Actresses Angela Weithers (left) and Yolanda Holder, performing a skit on HIV/AIDS discrimination for staff of the Ministry of International Business.
“I can’t believe my friend got de virus doh.”
“I was trying to tell you that you can’t tell by looking. Some people could be big, some people could be small, but what we want from people is love. I may not always be well, but dat is when I gwine need your help and care!”
This comical yet poignant dramatisation by friends “Lottie” and “Idailiah” recently brought home the painful issue of stigma and discrimination to staff from the Ministry of International Business, when they participated in a seminar facilitated by care representatives of Comfort Assist Reachout and Educate (C.A.R.E.) Barbados.
“Idailiah,” like many persons, was adamant that she was not prepared to sit next to, eat from, or even work with persons infected by HIV. She received the shock of her life, however, when her lifelong friend “Lottie”, with whom she readily shared water, banana and a seat at the bus stop, disclosed that she had been HIV positive for the past four years.
The need for extending love and support to persons infected with, and by HIV/AIDS was further highlighted when staff viewed a touching real-life drama, in which an entire Canadian family including parents and two children were virtually ostracised by their friends and the community after contracting HIV. This was followed by an interactive question and answer session led by the C.A.R.E. officials.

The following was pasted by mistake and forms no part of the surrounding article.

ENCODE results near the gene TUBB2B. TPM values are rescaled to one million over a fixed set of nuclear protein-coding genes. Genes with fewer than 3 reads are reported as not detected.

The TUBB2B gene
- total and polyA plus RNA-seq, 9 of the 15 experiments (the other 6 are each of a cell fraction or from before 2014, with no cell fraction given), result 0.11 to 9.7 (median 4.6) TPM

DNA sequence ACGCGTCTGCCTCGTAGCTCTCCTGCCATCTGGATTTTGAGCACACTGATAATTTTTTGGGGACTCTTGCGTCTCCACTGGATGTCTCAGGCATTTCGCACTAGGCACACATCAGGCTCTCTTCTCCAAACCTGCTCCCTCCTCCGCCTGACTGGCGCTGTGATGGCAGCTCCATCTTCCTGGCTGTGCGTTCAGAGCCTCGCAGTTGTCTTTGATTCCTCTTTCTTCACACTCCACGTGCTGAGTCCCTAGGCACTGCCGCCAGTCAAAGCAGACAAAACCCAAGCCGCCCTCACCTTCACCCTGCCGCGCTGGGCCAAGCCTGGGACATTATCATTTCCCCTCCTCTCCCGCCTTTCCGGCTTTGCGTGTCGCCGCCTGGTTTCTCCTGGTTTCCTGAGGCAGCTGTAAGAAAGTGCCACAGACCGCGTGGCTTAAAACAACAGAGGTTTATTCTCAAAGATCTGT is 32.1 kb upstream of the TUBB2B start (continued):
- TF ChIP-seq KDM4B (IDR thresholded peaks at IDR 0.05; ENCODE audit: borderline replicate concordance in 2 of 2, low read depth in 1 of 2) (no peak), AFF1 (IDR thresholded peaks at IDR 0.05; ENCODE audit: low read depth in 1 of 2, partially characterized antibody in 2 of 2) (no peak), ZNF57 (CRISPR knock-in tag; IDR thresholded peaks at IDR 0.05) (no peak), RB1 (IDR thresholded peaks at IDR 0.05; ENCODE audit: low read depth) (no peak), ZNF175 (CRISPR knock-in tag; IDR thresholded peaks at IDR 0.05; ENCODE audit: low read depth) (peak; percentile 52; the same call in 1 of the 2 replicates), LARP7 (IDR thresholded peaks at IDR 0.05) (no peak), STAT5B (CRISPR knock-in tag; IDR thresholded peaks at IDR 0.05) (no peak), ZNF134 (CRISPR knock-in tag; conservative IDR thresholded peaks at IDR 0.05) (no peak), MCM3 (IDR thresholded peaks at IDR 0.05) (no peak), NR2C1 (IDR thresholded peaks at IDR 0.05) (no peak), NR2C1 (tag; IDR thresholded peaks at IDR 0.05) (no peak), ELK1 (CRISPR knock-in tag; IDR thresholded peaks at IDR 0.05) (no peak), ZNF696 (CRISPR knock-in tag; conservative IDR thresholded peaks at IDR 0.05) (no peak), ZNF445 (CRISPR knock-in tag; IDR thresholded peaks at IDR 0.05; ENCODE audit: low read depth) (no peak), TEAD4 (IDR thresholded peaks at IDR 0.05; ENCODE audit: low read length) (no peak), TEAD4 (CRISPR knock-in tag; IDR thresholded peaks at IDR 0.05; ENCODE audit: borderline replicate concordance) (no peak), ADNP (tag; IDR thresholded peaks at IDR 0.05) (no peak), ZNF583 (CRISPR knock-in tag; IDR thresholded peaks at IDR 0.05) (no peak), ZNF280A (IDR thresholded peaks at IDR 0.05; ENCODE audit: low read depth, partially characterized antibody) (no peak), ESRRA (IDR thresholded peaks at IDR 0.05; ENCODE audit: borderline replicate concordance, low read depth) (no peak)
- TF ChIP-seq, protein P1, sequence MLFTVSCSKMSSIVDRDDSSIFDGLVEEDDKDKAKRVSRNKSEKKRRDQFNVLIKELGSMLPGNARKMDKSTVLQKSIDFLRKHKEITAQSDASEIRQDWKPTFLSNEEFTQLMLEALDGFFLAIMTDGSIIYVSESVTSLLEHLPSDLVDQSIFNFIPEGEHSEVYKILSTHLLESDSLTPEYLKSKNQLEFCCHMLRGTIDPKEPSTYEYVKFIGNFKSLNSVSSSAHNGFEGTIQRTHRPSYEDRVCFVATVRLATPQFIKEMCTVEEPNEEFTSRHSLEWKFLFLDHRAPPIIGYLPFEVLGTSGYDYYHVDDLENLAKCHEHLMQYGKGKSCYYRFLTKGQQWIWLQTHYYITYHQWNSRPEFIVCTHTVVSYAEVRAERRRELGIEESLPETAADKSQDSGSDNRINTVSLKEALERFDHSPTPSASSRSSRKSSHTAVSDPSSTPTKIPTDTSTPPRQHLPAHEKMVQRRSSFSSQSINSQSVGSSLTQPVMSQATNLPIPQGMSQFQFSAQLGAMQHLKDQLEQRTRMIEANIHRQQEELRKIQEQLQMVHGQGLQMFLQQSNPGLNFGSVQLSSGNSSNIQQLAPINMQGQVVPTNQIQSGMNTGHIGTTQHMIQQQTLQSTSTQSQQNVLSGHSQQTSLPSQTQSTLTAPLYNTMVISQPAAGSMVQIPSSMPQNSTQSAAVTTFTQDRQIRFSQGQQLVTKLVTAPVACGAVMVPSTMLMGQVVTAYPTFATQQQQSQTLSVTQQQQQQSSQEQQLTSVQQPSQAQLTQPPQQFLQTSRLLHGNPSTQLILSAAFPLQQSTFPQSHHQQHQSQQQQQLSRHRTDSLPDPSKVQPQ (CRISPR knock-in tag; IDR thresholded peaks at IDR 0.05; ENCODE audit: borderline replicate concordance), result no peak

In giving the background to the seminar, one of the organisers, Senior Business Development Officer, Marlene Hewitt, said they were aimed at sensitising Ministry staff as well clients about HIV prevention and the harmful effects of stigma and discrimination. She noted that the dramatisation by Double Laugh Productions was the fifth performance to date and continued to be a ‘hit’ with staff.
“Since 2001, we have been staging sensitisation seminars in collaboration with the Ministry of Labour. Initially, we took them out to our stakeholders, namely clients and partnering agencies. This time, however, because of the cabinet changes made last year, and the resultant personnel changes, we thought it best to stage the seminar in-house. Some of the re-assigned officers also need to be sensitised as well,” she explained.
Noting that the response had “always been positive,” Mrs. Hewitt said that in most instances it was staff members who requested that the seminars be repeated. She stressed that they were looking to expand the sensitisation programme during the coming financial year.
Angela Weithers played the part of “Lottie” the HIV “survivor” and Yolanda Holder the part of “Idailiah”.